And what of Elin? Tiger said of her, "Elin deserves to be praised - not criticized". I could not agree more and we have only to look to her conduct to understand why. Though suffering monstrous wrong and humiliation, how has she responded? She has withdrawn herself completely from the stage and steadfastly maintained the dignity of silence. She has refused the gin-milled maw of hype and retribution, instead, protecting herself and her children. Compare her conduct to the reactions of most jilted Hollywood or reality TV wives who, scorned and enraged, cannot grab the lawyers and the headlines fast enough. If the Nordic princess can set aside her humiliation and hurt to accurately discern whether or not Tiger is sincere............if for the sake of her marriage and her children she can summon the grace to display forgiveness, endurance, and marital continuity; she will forever outshine ANY accomplishment of her husband's, and be deserving of greater laud than he has ever heard or imagined. I only speak to the possibility of a significant cultural dynamic. Whether or not she SHOULD do this is not for us to say. That is her decision.
As for me - I care not a fig whether Tiger ever plays or wins again, but I will be rooting for them both OFF the course. I will be doing so for their own sake, for the sake of those two adorable children, and for the sake of a society that is, quite literally, STARVED for an example such as they might provide.
In the pages of Homer's The Odyssey we see Odysseus endure war, wanderings, and hardships unimaginable, all so that he might return to the halls of his ancestral home and reclaim the rights of his title, his house, and his beloved wife Penelope; she who for years had maintained her fidelity and resisted the pursuit of lesser men. At the climax of the epic tale she took her husband's mighty bow from its rack and laid it before those men declaring, "whomever amongst you can bend this bow, and shoot its bronzed arrow through the back of the twelve axe handles, shall have me, this house, and all that is in it".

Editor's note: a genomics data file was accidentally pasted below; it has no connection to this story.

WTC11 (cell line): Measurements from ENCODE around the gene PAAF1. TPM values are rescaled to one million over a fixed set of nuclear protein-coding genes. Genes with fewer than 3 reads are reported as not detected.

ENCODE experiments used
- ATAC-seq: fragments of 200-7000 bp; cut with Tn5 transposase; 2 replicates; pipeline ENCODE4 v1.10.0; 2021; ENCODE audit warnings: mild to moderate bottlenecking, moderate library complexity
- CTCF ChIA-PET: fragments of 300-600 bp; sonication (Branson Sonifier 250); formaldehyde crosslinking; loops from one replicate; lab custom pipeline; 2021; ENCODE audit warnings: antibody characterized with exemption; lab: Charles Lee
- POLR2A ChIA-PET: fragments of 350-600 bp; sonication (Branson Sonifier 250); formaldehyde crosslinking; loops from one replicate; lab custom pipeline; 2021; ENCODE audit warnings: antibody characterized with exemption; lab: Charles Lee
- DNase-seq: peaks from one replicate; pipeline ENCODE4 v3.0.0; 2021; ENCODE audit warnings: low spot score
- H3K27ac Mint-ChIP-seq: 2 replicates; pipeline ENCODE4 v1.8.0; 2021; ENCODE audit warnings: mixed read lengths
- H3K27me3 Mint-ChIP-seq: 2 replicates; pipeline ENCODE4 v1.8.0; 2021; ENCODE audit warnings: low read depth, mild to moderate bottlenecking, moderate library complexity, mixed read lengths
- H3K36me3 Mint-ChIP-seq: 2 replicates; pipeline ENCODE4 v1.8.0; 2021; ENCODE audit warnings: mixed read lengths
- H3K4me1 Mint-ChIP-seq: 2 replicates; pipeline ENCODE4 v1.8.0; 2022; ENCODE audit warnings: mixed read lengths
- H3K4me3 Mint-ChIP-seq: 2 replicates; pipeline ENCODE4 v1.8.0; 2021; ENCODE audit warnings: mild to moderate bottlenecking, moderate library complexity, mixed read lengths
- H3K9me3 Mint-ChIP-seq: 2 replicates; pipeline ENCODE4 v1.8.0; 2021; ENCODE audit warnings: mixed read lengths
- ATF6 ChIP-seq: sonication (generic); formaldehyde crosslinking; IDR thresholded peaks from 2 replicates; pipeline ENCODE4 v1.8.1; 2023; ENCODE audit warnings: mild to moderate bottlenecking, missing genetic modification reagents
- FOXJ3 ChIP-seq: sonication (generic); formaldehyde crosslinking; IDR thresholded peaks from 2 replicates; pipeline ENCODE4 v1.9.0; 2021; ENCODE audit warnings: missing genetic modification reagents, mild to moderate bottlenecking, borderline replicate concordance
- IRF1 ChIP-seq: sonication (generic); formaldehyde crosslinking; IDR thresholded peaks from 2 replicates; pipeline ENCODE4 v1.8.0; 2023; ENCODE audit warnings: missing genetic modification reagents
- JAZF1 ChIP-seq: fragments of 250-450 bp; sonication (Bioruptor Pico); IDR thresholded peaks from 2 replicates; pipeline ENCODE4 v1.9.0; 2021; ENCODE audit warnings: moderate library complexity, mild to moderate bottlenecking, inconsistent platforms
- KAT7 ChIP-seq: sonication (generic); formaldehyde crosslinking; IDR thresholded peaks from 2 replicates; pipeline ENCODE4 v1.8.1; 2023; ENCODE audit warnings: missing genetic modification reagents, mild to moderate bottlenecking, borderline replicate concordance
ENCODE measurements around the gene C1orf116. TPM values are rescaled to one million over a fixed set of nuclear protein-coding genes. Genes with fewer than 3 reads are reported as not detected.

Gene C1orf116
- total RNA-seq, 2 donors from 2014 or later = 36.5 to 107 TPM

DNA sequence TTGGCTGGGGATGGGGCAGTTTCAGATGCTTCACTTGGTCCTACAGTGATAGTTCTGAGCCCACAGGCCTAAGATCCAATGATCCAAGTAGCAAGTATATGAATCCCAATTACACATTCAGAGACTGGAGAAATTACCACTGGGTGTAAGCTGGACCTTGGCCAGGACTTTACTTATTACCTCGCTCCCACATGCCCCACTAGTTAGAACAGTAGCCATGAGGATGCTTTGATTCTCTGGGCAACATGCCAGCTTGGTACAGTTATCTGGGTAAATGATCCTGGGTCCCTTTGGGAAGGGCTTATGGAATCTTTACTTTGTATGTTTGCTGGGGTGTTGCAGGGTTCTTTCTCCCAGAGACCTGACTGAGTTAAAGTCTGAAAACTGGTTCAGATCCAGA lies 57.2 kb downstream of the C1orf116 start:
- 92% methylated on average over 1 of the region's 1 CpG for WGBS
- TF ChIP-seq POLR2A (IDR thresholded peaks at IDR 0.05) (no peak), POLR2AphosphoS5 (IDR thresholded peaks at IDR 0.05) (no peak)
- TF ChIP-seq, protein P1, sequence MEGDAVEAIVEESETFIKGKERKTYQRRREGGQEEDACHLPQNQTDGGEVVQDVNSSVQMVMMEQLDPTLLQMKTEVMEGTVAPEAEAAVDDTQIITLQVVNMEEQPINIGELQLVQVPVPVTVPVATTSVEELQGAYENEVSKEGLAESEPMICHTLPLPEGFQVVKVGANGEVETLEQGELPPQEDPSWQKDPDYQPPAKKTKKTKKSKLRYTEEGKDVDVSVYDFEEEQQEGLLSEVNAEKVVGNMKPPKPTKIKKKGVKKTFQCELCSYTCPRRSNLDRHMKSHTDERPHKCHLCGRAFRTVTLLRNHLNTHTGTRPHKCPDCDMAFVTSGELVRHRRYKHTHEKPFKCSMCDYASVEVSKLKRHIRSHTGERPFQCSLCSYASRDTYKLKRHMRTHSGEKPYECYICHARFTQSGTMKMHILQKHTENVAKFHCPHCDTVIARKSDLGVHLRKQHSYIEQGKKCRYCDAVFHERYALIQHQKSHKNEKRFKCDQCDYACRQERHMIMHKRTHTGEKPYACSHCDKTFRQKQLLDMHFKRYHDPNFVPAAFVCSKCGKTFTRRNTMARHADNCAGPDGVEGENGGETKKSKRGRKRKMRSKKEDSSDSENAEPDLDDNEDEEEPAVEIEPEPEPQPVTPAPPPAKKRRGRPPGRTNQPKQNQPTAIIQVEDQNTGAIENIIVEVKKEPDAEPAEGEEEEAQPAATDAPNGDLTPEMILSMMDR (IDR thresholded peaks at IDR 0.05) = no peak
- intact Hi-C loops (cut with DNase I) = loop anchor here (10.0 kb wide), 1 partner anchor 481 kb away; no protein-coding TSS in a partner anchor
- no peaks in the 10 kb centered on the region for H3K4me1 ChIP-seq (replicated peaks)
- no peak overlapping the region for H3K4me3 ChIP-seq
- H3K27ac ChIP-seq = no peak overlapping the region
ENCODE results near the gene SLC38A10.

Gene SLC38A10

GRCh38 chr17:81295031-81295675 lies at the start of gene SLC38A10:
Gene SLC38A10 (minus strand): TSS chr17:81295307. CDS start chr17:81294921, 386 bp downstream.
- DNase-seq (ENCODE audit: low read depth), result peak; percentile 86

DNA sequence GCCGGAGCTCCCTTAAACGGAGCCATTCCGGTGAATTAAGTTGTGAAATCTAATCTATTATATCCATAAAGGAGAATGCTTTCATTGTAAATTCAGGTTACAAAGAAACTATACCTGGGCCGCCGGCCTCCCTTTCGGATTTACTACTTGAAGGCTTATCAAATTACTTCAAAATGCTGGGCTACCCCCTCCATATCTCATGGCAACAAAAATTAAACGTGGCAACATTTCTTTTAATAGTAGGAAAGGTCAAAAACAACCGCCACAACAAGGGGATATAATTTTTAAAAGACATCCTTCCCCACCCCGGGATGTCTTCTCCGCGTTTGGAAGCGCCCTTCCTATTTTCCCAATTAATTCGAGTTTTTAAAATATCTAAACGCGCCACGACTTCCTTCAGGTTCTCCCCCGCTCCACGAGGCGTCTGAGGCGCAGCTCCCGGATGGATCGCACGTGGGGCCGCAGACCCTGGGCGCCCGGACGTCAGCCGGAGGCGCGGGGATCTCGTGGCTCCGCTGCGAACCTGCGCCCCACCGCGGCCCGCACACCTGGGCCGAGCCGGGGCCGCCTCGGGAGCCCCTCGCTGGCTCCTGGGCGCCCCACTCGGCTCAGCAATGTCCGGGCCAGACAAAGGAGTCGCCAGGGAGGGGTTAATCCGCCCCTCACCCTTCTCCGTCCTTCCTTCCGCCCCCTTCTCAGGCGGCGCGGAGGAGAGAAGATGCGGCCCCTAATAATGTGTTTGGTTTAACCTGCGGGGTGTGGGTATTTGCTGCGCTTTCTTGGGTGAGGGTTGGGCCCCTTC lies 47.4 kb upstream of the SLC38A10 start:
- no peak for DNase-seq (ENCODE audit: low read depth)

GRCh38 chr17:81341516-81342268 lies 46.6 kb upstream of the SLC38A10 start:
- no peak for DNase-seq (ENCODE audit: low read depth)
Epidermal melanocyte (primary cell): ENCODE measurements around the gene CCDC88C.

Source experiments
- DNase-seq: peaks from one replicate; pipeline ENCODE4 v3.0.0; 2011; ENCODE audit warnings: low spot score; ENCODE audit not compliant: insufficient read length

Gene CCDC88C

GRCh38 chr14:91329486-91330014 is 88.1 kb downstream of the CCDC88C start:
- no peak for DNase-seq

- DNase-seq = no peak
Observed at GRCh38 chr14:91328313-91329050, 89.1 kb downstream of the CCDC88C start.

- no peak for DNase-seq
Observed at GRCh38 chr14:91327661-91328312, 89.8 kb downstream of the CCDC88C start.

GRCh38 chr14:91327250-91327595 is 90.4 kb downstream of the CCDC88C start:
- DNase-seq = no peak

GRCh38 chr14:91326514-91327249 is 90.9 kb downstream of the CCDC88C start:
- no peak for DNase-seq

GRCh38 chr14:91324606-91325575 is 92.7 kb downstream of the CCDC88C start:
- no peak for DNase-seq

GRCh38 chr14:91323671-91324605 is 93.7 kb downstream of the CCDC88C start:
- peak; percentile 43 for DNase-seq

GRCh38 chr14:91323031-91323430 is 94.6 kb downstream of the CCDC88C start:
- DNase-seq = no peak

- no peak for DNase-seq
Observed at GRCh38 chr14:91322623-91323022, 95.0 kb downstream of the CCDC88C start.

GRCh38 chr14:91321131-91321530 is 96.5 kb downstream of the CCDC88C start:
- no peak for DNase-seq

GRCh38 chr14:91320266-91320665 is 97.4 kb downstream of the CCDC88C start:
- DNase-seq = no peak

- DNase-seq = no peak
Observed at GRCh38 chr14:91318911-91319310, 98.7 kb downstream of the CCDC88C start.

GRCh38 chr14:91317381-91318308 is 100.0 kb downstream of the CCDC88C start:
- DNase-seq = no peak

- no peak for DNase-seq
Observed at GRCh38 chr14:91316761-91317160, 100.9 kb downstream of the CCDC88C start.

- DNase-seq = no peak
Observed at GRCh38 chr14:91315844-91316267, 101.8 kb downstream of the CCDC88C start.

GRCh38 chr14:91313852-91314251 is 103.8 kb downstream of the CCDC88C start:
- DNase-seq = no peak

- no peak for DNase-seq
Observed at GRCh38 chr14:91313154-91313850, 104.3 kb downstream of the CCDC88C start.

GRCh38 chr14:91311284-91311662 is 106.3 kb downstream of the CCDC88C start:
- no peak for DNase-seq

All tried - none succeeded. None but the lowly beggar in the courtyard who was in fact the triumphantly returned but disguised hero. To the amazement of all who watched, he picked up the bow, bent it to his will, and executed the shot that he alone could perform. We don't know if Tiger can or will do this. Like Odysseus, Tiger heard the call of the Sirens. But unlike the mythic figure, he lacked the self-knowledge and control to lash himself to the mast of his ship so as to avoid their temptations. He has publicly stated his intentions to do so in the future, and we shall see if he can forge the relational ties that bind him to the mast.
Why will I root for them? Living in the crucible of unimaginable scrutiny, they have walked through fires unkown to us. But the mythological gods of Olympus who so capriciously intervened in the affairs of humanity, now also give them a priceless opportunity. They have a chance to show our society thousands of years after Homer, the inherent VALUE and WORTH of such a story.
For time immemoriam, scoieties have woven the moral and ethical fabric of their cultures through the vehicle of stories that illustrate their lives, their challenges, and their decisions. The American Indians did so in order to immortalize Tecumseh, their greatest Chief. The Greeks wrote the stories of Oedipus and Icarus to tell the consequences of the darker side of human nature. Conversely, they wrote the stories of Theseus and Prometheus and Odysseus to illustrate to their culture the value of such men's conduct. They told such stories through the edifice of institutions such as their public square, their academies, and their theaters, and it was in the content of such stories that the seeds of their culture and their democratic society were sewn.
Tiger and Elin might tell anew the story of Odysseus and Penelope; a story we need to hear and that our kids need to hear. Such stories have been all but removed from their lives; replaced by an onslaught of technology and a menu of post-modern pablum that has little value or nourishment. But here in this visual, Internet-driven age, is a chance for our youth to SEE the story played out, and THAT is why I will be rooting for them. Regardless of how the fourth and final act plays out, whether it ends in an epic reconciliation or in the flaming conflagration of mega-celebrity divorce; Barb and I will discuss it with our kids. Like the Greeks did, we will use this story of a great man's fall and possible reinstatement to help them measure and then make their own choices.
Tiger's talk was in the end just that - a talk. But if his sincerity is real and his comittment sufficient such that his future behavior matches his words, then in time it will prove to be far more than that.
In time it may be the vehicle to which I point and tell my kids, "that's when Tiger bent his bow".